October 20, 2011
Reviewed by John R. Wennersten
In Scorched Earth, Fred Wilcox sets out to show what happens to human beings who are exposed over long periods to TCDD-dioxin, or Agent Orange, “the most toxic small molecule known to science.” This book examines its impact on the Vietnamese and on U.S. Army veterans who served during the Vietnam War (1959-75). Agent Orange was used to rid the Vietnamese countryside of ground cover; it caused a medical and genetic catastrophe. The Vietnam War ended in 1975, but human suffering related to the effects of Agent Orange continues.
Agent Orange (dioxin) infects more than those of a single generation who were exposed to it. Dioxin causes congenital malformation and cancers of a wide variety, most notably liver cancer. Wilcox describes in graphic detail the monstrous-looking children he encounters in today’s Vietnam, with deformed heads, “boat feet” and distorted or shortened limbs. Wilcox also notes that many women have suffered reproductive complications and even sterility. Photos of fetuses in specimen bottles are most unsettling testimony to the power of dioxin. The narrative of this book and its accompanying photographs do not make for easy bed-time reading.
At the center of the ongoing controversy over the use of Agent Orange during the war are the two chemical giants Dow Chemical and Monsanto. Despite nearly a generation of litigation, these companies have been able to fend off suits by the governments of Vietnam, New Zealand and Korea for reparations to veterans and their families. The American cause fared a bit better, especially when it was publicized by Lt. Elmo Zumwalt Jr., the son of the illustrious admiral who commanded all naval operations in South Vietnam during the war. Young Zumwalt swam in Vietnam’s rivers, ate foods from markets and drank water contaminated with Agent Orange. He ultimately died of dioxin-caused disease. His child has birth defects thought to be caused by Agent Orange effects.
While Dow and Monsanto entered into a settlement with American veterans in 1984, the money ran out in 1994. Wilcox notes: “Of the 2.4 million Americans who served in Vietnam, only about 60,000 ever received anything from the companies … Given how long it takes to get cancer from the chemicals, virtually none of the veterans who got cancer have received compensation from the companies.” Under this settlement, a totally disabled Vietnam veteran received $12,000 over a 10-year period. Meanwhile, the court awarded more than $13 million in attorneys’ fees.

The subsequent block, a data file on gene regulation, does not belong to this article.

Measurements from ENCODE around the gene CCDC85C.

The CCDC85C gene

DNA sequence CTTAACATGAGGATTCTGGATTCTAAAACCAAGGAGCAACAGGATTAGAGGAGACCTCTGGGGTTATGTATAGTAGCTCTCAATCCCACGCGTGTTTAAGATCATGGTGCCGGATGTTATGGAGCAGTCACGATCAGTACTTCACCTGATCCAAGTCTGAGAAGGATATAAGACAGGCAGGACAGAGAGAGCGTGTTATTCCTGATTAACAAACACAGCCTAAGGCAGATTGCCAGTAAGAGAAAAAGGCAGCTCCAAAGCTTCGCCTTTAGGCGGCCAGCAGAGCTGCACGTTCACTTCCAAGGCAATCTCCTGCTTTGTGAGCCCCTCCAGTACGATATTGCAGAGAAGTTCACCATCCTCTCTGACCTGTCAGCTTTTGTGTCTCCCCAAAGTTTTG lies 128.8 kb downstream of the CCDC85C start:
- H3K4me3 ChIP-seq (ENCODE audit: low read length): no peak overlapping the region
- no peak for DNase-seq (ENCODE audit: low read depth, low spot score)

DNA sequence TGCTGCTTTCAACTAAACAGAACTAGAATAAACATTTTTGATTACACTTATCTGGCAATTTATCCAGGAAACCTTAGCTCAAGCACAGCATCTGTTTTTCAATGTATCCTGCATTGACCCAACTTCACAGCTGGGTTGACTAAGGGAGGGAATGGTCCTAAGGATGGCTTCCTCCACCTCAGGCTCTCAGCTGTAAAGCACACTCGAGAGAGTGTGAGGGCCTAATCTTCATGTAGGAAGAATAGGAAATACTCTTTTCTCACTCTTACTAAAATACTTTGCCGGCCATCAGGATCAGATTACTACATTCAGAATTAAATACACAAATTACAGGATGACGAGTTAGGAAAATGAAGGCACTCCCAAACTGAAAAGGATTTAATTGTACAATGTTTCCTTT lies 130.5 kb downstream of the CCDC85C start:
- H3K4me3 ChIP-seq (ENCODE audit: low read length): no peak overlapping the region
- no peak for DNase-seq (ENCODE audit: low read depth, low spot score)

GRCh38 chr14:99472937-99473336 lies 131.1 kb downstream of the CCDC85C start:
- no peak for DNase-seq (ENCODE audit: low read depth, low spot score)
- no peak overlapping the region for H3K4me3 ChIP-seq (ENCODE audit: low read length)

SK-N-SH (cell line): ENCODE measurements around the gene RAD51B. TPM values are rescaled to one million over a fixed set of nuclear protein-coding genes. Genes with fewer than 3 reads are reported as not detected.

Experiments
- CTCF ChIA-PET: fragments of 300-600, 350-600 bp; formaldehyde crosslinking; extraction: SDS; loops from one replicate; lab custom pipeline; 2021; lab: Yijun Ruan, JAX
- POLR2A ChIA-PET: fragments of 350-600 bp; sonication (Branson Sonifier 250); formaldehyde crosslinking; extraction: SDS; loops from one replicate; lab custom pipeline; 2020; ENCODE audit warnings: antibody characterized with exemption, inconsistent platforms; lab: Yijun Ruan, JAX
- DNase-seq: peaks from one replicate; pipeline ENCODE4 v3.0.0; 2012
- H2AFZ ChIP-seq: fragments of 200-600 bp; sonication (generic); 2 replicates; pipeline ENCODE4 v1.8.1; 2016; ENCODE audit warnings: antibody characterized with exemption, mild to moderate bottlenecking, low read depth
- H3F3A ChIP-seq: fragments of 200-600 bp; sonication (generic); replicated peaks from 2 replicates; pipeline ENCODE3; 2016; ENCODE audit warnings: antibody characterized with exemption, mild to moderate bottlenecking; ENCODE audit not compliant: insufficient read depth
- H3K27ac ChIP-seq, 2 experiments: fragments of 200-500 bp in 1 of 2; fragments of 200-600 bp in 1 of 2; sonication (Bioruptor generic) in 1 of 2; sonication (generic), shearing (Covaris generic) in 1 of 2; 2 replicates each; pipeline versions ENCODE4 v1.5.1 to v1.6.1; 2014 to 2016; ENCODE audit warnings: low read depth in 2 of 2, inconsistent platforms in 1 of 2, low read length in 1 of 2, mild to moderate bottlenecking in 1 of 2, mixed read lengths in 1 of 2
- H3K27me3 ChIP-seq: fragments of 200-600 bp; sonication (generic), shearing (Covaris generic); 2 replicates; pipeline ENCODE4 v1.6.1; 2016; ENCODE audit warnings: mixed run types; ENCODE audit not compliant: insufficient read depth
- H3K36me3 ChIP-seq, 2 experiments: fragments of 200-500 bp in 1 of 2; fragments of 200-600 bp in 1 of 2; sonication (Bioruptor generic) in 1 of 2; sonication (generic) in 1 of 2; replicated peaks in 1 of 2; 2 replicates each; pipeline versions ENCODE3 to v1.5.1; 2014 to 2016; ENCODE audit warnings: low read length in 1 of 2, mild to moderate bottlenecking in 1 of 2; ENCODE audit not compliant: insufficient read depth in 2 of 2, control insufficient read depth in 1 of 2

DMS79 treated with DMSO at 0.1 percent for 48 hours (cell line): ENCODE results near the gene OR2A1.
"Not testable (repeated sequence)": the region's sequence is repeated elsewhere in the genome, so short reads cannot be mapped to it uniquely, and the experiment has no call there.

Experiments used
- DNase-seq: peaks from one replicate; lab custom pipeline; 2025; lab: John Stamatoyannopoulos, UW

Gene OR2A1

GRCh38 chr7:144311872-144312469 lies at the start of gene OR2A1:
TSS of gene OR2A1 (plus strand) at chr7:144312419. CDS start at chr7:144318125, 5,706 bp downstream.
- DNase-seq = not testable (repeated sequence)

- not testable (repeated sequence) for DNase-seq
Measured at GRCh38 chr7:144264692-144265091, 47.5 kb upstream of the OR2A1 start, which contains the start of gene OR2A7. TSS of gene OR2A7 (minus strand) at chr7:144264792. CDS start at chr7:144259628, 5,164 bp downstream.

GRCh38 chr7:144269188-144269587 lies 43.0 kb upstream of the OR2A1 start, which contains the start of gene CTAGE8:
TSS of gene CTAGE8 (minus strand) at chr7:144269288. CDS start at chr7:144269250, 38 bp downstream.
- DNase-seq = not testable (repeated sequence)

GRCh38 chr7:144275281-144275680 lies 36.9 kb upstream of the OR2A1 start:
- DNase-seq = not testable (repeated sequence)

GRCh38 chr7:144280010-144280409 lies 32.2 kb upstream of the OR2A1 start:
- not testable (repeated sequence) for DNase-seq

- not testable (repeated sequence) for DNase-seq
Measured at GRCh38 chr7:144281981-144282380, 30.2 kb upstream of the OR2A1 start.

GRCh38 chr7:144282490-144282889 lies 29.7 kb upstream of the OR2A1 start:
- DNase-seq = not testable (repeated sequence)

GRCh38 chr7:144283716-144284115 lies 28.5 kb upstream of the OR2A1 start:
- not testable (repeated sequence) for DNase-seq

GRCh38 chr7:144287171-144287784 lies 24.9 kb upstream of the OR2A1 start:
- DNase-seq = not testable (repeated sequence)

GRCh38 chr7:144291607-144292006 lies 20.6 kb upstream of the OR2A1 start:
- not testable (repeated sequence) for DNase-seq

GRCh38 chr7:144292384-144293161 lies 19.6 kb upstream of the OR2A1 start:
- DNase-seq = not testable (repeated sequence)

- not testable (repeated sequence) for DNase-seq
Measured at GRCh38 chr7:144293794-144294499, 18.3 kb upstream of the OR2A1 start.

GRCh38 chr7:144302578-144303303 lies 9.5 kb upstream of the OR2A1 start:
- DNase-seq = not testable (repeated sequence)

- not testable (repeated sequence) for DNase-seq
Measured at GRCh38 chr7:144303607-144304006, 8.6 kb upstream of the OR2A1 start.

The chemical companies did not reveal during the war what they knew about dioxin. It was not until 1970 that scientists gained access to spray zones, confirming that a major ecological disaster had occurred in Vietnam. Their successful efforts to convince the U.S. government to renounce first use of herbicides in future wars are detailed in David Zierier’s new book, The Invention of Ecocide: Agent Orange, Vietnam and the Scientists Who Changed the Way We Think About the Environment (University of Georgia Press.)
The poisons left behind on the battlefields of war will harm Vietnam for generations. Children are still being born with bone deformities, bifidas (related to incomplete development of the neural tube), and urological and neurological maladies. Meanwhile, in many areas of Vietnam that were sprayed with Agent Orange, the mangrove forests and jungles are gone, “leaving a landscape that resembles the fields of Iowa rather than the wilds of Southeast Asia.”
In an age when thousands of untested chemicals enter the world marketplace each year causing unforeseen havoc to public health, we would do well to remember the victims of Agent Orange. As Wilcox so eloquently puts it: “We ignore their suffering at our own peril.”
John R. Wennersten is an environmental affairs writer. His most recent book is Anacostia: The Death and Birth of an American River.